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Press release


The new fishing closures introduced by Spain do not provide sufficient protection and must be urgently strengthened

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15th of December 2021  – Yesterday, Spain introduced new temporary and permanent fishing closures within the framework of the Multiannual Management Plan for Demersal Fisheries in the Mediterranean, to contribute to the recovery of the main demersal fish stocks.

However, according to Fundación ENT and MedReAct, the new closures are insufficient and must be urgently strengthened. Spain must instead promote the establishment of larger areas permanently closed to fishing and located in sites with greater ecological value.

Most of the newly introduced closures are too small, badly placed and do not provide permanent protection, which is the only measure that allows a real recovery of the marine ecosystem. Consequently, they will not contribute significantly to improving the state of fish stocks. Therefore, Fundación ENT and MedReAct urge Spain to take urgent measures to reinforce the current measure, without wasting the potential that fishing closures can have for marine recovery.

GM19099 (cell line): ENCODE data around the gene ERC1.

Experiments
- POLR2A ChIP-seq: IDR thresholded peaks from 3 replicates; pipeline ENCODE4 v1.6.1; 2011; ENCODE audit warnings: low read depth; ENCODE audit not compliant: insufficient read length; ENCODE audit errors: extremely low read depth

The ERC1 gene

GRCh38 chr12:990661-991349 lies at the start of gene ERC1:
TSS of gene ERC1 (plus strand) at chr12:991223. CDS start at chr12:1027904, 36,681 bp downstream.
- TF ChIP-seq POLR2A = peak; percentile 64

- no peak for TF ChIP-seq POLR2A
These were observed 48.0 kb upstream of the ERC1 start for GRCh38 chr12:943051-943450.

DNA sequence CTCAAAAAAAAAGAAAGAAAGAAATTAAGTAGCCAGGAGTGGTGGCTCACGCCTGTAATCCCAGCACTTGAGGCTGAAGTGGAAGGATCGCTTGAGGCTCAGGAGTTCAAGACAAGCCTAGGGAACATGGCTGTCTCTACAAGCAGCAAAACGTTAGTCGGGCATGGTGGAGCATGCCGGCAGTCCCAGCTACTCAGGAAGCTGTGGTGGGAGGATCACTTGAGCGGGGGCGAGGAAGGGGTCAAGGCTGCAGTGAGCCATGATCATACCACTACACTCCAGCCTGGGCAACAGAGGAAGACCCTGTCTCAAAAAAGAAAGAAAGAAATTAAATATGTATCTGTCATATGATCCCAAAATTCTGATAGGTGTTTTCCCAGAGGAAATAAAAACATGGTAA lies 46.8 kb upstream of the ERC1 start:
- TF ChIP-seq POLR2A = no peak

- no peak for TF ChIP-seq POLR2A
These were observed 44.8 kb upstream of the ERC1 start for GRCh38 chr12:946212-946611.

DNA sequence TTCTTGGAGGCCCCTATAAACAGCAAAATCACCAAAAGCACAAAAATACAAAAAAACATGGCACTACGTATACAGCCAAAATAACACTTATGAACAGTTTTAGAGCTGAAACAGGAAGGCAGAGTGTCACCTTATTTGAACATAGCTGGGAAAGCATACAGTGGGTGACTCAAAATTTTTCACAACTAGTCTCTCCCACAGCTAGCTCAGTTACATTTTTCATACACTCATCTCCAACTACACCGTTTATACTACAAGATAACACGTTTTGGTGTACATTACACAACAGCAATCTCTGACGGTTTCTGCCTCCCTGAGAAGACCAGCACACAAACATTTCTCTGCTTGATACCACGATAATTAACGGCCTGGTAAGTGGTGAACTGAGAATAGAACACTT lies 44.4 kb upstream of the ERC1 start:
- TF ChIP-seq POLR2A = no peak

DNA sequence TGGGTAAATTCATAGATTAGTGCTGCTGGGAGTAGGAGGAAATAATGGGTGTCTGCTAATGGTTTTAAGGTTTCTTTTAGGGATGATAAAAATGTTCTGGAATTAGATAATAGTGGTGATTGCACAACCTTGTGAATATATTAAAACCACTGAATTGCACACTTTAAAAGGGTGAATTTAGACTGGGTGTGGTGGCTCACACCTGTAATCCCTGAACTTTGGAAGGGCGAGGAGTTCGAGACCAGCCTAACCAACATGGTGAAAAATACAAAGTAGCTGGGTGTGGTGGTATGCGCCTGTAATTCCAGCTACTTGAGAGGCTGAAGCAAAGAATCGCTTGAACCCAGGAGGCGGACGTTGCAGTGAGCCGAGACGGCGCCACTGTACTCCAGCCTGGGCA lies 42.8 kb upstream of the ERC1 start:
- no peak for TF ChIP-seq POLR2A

According to FAO, the Mediterranean Sea is the region of the world with the highest rate of overfishing. While this overexploitation continues, the destructive impact of fishing gears  has seriously damaged the marine ecosystems and the fish populations that depend on it.

Yet, the situation can be reversed if appropriate measures are taken.One with the greatest potential is the establishment of  marine recovery areas, where fishing activities are not allowed and where the ecosystem can flourish while fish populations and habitats recover.

Hundreds of permanent closed areas have been created worldwide. The Mediterranean is no exception and has some successful examples, such as the Jabuka / Pomo Pit Fisheries Restricted Area  (FRA) in the central Adriatic Sea.

“Permanent closures are an essential tool for marine recovery” says Miquel Ortega, marine coordinator of ​​Fundación ENT. “They contribute to objectives of the EU biodiversity strategy 2030, which stipulates that 30% of the EU marine waters must be protected, 10% of which with strict protection. What Spain has just introduced falls short of these objectives. Spain must prioritize the long-term protection of marine areas with the highest ecological value, such as those found in the  Ebro Delta.”

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